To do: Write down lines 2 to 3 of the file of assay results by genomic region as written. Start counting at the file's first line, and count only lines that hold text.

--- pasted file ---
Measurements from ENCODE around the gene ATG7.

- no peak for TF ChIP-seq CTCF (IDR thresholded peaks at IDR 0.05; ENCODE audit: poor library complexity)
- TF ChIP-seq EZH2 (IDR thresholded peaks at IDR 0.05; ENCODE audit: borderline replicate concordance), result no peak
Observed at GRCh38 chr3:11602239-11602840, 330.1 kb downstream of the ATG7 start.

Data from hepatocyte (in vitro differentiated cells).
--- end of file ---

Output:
- no peak for TF ChIP-seq CTCF (IDR thresholded peaks at IDR 0.05; ENCODE audit: poor library complexity)
- TF ChIP-seq EZH2 (IDR thresholded peaks at IDR 0.05; ENCODE audit: borderline replicate concordance), result no peak